I have to admit that I judge all the time. I judge the person that is checking their phone, while I’m talking with them, because I want to be listened to. I judge my loved ones, because I want them to be happy. I judge my friend who cancels a dinner date last minute, because she is not the reliable friend that I want her to be. I judge myself for judging, for having a bad hair day or for being distracted and unproductive, because I’m not the superwoman I think I should be. We all judge others and ourselves about what we think is right or wrong, good or bad; it is a human tendency to do so.
Only a short time ago, our basic survival as humans was depending on our judgment of people, animals and the situations we found ourselves in. We still react to others’ moods and behaviors. When I used to have co-workers, we gave each other a heads up when we were having an “off “ day, so the other knew to stay out of sight until we gave the “all okay” sign. Our reactions to each other were manageable that way. We judge and react, because instinctively we want to be safe and secure. Needless to say that when I hear someone say: “Be more non-judgmental”, I think about how challenging that is.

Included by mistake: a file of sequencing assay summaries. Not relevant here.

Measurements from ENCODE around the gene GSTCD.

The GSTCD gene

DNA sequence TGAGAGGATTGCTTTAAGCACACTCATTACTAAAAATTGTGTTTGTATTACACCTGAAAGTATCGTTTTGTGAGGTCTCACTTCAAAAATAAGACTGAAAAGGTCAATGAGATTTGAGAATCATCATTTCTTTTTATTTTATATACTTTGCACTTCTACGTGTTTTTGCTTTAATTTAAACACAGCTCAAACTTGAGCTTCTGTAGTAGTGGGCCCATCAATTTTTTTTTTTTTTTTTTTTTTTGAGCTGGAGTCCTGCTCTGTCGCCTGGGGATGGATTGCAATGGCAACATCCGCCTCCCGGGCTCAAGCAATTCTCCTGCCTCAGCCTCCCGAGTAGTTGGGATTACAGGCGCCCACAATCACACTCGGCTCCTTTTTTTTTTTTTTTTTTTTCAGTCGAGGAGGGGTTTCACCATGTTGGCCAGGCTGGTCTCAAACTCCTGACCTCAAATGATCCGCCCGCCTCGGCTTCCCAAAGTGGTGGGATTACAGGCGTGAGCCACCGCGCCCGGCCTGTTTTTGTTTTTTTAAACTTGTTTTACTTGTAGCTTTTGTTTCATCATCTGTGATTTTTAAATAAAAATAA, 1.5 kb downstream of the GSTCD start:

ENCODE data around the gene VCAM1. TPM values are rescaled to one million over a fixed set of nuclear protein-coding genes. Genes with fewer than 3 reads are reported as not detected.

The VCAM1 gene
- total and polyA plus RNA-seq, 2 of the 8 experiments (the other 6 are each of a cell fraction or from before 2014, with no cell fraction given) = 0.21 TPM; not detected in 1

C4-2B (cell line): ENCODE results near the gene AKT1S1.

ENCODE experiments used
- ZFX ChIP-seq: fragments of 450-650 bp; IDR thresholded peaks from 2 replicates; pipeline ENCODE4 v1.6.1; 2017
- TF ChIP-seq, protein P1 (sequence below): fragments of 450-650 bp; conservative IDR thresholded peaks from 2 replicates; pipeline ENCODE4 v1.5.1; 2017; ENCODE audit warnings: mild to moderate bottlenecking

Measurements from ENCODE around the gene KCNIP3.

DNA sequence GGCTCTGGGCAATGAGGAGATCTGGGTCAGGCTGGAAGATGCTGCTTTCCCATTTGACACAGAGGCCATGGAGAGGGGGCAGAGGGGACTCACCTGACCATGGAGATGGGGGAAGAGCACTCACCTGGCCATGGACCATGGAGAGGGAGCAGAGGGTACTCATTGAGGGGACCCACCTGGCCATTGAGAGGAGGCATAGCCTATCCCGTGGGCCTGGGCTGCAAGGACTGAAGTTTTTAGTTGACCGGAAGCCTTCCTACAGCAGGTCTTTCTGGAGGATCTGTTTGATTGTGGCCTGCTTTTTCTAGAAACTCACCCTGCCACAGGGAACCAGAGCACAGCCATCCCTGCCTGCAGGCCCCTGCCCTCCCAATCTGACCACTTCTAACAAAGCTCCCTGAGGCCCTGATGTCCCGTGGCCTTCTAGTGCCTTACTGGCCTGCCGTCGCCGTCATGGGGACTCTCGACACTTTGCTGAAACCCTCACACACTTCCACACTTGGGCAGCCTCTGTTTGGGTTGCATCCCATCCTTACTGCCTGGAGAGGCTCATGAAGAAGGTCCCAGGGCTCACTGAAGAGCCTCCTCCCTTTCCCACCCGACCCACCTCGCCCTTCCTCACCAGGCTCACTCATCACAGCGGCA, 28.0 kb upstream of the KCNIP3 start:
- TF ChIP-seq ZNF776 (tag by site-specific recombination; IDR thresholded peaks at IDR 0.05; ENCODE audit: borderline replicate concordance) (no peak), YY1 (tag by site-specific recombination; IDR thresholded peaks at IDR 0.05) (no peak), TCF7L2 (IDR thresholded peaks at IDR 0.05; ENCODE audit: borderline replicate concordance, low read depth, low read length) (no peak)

Our judgments separate us from each other and the experiences we have with other human beings only to cause conflict. Yet in my work with people in conflict, whether it is coaching or mediation, I have found that the capacity to move beyond judgment is an essential skill. Why? Because trust and a greater openness towards each other can grow quickly, when we feel we are not being judged.
One of the operating principles of The Jump Movement program, with which I am recently involved in, is the concept of “postponing judgment”. I love that concept, given our human tendency to judge. We stay connected and curious about the other’s perspective and we have an authentic connection when we are able to suspend our judgment of the other person we are in conflict with.
I will still judge, because I am human and I promised myself to postpone it for the moment; who knows what is going on for the other….I certainly don’t.
This article draws upon one of the core concepts of Jump Movement as well as the book “Everything is Workable” by Diane Musho Hamilton.